The O's have lost three of four, but were going very well before that and are the clearly superior team at this point.
The Braves were struggling, but have now bounced back and won six of seven, pushing them out front in the NL East by a half game. With three talented arms going against the hapless Mets -- who have lost four of five -- there's a shot here to sweep.
And, actually, the Braves' schedule until the All-Star break shows seven against the Mets, three against the Diamondbacks and three against the Cubs. It's a good time for a hot streak.
Alternate name to the series: The John Rocker Bowl.
Colorado Rockies at Washington Nationals
Monday: Yohan Flande (0-0) vs. Jordan Zimmermann (5-4)
Tuesday: Christian Friedrich (0-2) vs. Stephen Strasburgh (6-6)
Wednesday: Tyler Matzek (1-2) vs. Doug Fister (6-2)
The Rockies have been one of the worst teams in baseball for the past seven or eight weeks and the pitching matchups here heavily favor Washington. Two more things: Bryce Harper returns and the Rockies are an awful 16-27 on the road.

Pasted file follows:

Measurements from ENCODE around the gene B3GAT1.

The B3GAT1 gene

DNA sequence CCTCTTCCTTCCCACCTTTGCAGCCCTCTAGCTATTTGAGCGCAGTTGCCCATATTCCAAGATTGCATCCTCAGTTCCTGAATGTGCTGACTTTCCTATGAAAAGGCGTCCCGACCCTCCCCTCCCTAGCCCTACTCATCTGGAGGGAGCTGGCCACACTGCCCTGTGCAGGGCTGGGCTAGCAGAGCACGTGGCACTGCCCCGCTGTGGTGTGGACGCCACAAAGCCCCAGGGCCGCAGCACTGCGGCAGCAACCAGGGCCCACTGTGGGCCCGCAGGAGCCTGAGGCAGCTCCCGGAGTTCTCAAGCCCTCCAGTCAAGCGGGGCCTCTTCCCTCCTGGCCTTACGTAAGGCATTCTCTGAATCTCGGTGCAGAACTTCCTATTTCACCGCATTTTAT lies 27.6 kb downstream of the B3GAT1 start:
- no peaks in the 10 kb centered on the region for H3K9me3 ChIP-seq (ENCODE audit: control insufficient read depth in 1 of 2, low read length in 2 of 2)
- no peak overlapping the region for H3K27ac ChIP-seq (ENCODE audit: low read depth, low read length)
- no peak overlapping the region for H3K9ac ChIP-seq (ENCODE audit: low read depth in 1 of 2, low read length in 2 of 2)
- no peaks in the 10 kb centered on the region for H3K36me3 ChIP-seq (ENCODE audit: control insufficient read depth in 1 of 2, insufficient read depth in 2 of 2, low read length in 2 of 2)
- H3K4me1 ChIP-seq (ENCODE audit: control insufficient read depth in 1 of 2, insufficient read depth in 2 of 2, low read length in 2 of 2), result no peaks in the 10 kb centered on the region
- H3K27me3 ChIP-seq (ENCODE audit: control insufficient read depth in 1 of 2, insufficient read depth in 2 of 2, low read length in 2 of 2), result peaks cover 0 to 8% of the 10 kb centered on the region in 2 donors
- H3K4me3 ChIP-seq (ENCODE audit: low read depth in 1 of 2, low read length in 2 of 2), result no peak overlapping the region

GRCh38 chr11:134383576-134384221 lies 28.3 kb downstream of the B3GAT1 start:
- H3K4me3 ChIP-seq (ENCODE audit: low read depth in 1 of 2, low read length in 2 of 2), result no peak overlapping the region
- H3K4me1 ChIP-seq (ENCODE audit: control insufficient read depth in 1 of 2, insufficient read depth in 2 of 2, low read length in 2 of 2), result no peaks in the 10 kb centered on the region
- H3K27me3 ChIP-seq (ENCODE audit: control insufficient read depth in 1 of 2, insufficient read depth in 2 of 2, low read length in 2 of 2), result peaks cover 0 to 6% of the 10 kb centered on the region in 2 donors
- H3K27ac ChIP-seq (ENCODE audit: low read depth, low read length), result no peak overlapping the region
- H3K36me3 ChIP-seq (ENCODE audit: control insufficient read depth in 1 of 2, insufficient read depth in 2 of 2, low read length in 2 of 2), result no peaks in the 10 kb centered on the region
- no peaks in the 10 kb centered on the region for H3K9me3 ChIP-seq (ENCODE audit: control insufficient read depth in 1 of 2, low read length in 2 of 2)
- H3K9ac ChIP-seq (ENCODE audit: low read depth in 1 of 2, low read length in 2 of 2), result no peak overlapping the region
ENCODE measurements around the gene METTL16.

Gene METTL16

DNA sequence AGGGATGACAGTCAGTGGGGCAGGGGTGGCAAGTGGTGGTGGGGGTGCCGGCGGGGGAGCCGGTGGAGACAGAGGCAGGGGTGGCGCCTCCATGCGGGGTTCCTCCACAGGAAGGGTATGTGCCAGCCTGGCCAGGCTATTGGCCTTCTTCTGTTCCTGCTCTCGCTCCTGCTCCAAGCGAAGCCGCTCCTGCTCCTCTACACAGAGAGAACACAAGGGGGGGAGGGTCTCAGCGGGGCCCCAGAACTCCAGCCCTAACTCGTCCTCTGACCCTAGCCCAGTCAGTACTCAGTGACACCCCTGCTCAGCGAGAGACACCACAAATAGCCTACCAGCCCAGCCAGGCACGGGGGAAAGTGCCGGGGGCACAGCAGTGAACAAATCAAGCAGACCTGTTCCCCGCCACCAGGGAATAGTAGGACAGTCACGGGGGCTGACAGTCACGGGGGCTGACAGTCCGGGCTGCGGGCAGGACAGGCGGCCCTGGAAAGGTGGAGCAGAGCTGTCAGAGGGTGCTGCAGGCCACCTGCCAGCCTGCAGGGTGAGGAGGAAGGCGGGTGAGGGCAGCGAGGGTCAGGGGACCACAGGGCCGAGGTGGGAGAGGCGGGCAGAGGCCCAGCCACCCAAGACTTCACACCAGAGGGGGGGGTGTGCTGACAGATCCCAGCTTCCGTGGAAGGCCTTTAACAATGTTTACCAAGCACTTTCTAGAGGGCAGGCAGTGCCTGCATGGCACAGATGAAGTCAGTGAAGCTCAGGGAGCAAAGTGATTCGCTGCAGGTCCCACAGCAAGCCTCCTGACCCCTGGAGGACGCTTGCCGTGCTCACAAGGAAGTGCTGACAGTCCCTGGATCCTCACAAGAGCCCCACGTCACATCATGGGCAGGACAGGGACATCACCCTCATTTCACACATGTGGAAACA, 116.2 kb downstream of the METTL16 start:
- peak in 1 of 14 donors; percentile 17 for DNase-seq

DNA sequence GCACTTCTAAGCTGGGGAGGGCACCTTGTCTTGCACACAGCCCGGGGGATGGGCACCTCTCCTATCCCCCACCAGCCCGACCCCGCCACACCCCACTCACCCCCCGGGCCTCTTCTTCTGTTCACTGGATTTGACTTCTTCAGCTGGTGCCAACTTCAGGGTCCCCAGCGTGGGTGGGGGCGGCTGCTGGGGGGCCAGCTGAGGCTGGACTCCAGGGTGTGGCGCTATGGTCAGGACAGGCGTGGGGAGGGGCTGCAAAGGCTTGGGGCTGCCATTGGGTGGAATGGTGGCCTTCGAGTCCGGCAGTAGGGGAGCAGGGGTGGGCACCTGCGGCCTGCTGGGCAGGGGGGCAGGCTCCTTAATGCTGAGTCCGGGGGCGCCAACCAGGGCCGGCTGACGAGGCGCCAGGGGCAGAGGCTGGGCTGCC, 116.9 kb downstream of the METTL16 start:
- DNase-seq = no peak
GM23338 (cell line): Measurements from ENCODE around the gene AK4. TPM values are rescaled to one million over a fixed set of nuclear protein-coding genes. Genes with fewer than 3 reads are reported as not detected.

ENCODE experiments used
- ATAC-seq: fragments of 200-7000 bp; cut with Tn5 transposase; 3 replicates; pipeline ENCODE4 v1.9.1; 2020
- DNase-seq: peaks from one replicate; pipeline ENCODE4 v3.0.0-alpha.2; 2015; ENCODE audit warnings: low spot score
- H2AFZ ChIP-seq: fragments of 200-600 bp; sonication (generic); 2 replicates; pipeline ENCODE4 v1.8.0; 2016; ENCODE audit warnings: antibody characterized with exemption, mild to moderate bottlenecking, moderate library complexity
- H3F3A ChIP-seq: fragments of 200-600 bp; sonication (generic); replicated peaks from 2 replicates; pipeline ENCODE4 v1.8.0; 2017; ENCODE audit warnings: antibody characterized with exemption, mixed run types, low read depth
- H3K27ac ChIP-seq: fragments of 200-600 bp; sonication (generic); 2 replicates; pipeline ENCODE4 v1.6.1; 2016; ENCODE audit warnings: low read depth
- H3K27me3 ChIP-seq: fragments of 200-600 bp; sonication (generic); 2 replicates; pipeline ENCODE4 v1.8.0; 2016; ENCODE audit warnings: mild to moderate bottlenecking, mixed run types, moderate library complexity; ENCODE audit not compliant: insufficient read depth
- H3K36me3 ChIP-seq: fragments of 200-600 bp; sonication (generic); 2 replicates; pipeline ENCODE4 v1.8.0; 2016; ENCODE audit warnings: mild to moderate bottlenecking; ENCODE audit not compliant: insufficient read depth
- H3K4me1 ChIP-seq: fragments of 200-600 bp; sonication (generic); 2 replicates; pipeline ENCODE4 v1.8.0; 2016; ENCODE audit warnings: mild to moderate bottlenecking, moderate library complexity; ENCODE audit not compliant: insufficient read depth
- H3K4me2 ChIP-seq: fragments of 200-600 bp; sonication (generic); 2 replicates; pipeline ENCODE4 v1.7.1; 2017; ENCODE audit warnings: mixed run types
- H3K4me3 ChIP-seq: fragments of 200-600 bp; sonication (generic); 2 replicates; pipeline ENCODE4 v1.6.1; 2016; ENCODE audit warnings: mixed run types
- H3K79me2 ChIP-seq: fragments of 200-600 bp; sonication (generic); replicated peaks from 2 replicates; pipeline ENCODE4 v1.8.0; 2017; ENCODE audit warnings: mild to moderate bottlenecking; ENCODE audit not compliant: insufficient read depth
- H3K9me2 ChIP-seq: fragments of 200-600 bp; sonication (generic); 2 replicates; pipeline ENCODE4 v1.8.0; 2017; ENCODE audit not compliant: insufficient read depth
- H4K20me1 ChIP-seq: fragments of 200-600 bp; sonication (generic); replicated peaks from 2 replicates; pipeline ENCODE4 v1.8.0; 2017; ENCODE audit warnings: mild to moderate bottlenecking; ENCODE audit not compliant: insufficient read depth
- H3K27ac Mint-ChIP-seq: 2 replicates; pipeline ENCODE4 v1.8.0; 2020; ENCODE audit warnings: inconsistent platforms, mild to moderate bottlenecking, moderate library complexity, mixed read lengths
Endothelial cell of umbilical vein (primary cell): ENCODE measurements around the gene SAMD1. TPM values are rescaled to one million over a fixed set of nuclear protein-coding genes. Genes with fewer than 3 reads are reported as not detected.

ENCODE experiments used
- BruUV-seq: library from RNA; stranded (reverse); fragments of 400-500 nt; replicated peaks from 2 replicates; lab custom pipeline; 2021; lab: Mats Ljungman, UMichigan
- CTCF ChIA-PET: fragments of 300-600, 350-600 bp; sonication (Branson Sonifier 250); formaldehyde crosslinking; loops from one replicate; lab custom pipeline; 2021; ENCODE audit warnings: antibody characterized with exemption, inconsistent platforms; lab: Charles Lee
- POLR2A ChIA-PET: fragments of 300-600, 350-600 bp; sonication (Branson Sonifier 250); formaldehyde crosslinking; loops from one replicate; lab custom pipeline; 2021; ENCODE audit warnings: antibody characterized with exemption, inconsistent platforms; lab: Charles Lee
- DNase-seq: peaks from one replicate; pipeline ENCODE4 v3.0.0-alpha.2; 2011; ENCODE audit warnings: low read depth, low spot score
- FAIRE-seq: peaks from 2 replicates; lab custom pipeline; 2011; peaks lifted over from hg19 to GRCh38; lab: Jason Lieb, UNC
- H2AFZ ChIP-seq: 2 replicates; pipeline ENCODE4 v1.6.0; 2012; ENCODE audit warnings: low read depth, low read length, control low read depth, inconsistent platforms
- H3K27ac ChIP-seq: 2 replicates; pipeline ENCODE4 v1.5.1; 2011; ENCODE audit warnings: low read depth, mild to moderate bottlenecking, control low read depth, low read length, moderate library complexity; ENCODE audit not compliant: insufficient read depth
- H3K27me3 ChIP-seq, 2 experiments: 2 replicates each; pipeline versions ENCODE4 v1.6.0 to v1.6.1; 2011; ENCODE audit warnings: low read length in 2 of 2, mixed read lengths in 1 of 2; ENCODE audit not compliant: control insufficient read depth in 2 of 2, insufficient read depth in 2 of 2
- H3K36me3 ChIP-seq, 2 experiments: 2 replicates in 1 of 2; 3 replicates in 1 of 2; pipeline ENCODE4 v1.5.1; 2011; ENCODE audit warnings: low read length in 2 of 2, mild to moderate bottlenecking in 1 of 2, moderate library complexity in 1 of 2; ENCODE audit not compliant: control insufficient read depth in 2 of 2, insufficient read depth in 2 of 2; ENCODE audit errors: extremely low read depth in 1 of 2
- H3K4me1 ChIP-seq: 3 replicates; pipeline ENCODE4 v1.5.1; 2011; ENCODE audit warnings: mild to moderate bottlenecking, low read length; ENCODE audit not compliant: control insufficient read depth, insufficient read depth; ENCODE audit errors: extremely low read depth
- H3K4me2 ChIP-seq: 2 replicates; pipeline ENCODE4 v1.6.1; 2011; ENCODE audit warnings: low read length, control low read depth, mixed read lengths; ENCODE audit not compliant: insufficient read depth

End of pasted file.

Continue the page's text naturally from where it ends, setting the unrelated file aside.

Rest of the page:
The Nationals are a half-game behind the Braves in the NL East and given the Braves' upcoming schedule (see above), Washington probably could use a sweep. In fact, these two clubs might finally distance themselves from the rest of the division.
The Angels took a six-game winning streak into a weekend tilt with the Royals. They lost two of three, but the two losses were close and overall the team is still playing pretty well. The White Sox are a bit opposite here, as they went through a stretch where they lost 14 of 19, but just took three straight in Toronto.
Still, the Angels should get this one, especially in avoiding Chris Sale while starting Richards and Weaver.